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- TL;DR Summary
- When trying to factor the klein-gordon equation, you need to make your cross terms go away. Either your matrices can be anti-commutative or orthogonal. Is orthogonality a valid solution?

Take the Klein-Gordon equation:

##\Box^2 = m^2##

Say we want to linearize this equation, we try to come up with a new operator that squares into ##\Box^2##.

##(A\partial_t - B\partial_x - C\partial_y - D\partial_z)^2 = \Box^2##

So we need ##-A^2=B^2=C^2=D^2=I## as this gives back the 2nd partial operators with appropriate signs (I just put the - sign on A for simplicity), and we also need to get rid of our cross terms, as they don't appear in the box operator. The way I see it, you can have one of two conditions be true (one is actually a special case of the other).

Either ##AB = BA = 0## or ##AB +BA = 0##

The simplest solution, to me, seems to be the first. If you can effectively brute force your way to finding one of the matrices, then you can just treat them like (pseudo?)tensors, and make them be orthogonal. On that note, I'm not sure how to address the subtleties of orthogonality/rotations in 4-d. These matrices aren't going to be in space-time, right? Since I'm using standard matrix multiplication here, these should exist in something like R^4. So then the idea would be to construct a 4d euclidean rotation matrix from 6 plane rotation generators, using +/-90 degrees in the various permutations of the rotations. However, in 3d, rotations are non-commutative, and can also be represented by quaternions, so ##q(\frac{\theta}{2}) V q^*(\frac{\theta}{2})##. I don't see how this can then work in 4d. Perhaps the solution is the octonions, however, iirc, not only are the octonions non-commutative, I think they are also non associative. This seems to imply that there is no good way to construct my matrices A B C D using the planar rotation generators.

Intuitively, it seems like it should work, and any family of solutions that I can find should satisfy my factorization requirements.

What I've (kind of) tried is:

*Not sure how to compactify this equation into index notation off the top of my head, so I'll just provide a non-trivial example*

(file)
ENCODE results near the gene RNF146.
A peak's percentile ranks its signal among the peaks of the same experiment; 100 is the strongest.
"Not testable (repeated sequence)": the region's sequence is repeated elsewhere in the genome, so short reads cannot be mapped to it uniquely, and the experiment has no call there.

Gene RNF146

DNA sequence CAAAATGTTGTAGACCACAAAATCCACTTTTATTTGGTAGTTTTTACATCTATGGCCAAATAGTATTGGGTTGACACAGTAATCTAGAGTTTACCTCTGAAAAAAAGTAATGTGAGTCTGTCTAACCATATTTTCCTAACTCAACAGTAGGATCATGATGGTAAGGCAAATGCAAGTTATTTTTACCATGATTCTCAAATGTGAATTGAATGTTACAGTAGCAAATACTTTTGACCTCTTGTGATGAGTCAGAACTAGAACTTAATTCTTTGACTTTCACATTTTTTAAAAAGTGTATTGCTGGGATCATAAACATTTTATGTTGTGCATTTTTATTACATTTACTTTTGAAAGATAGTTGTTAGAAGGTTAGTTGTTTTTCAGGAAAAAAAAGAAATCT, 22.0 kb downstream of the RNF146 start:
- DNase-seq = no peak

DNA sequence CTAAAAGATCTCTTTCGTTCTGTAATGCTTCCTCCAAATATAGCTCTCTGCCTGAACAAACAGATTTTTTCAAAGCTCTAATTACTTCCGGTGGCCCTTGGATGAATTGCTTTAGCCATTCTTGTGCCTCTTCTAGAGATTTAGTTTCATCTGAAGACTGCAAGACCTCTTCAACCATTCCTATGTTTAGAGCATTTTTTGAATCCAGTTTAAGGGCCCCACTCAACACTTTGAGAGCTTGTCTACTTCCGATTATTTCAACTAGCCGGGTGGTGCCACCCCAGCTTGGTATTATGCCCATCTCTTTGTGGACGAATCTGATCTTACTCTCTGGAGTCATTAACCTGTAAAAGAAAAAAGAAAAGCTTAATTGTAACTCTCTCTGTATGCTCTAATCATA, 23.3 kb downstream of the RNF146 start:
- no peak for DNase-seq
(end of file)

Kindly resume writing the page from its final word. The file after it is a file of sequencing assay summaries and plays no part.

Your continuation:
Take basis vectors w, x, y, z, then

##R_{wy} = \left ( \begin{array}{cccc}

cos(\alpha) & 0 & isin(\alpha) & 0 \\

0 & 1 & 0 & 0 \\

isin(\alpha) & 0 &cos(\alpha) &0 \\

0 & 0 & 0 & 1 \\

\end{array} \right )

##

Then the thought is take a matrix that squares to I, (but isn't I itself), and then simply rotate it 3x to get 4 orthogonal matrices. I'm not entirely sure what I need to keep track of in order to properly perform a 4d rotation, like with the quaternions, you need to left hand and right hand multiply by half your rotation and it's conjugate.

Would this not give me a solution? If not, why not? If so, why is the anti-commutative condition preferentially taken over the orthogonality condition?

Edit*

So I worked through a specific example as I had suggested it, and didn't get 0 out like I thought I would. I'm not sure why though. Maybe someone can elaborate. This might just be a poor choice for the rotation plane, actually.

So I used the rotation matrix above and let alpha be 90 degrees.

##\left ( \begin{array}{cccc}

0 & 0 & i & 0 \\

0 & 1 & 0 & 0 \\

i & 0 &0 &0 \\

0 & 0 & 0 & 1 \\

\end{array} \right )

\left ( \begin{array}{cccc}

0 & 0 & i & 0 \\

0 & 0 & 0 &i \\

-i & 0 &0 &0 \\

0 & -i & 0 & 0 \\

\end{array} \right ) =

\left ( \begin{array}{cccc}

1 & 0 &0 & 0 \\

0 & 0 & 0 &i \\

0& 0 &-1 &0 \\

0 & -i & 0 & 0 \\

\end{array} \right )

##

When I take my RHS and multiply it with the right matrix on LHS, I get back the rotation matrix that I started with, not the 0 matrix. I will try a different plane, as now that I look at it, just visually, the matrix I rotated seems like it might live in the plane that I rotated it in.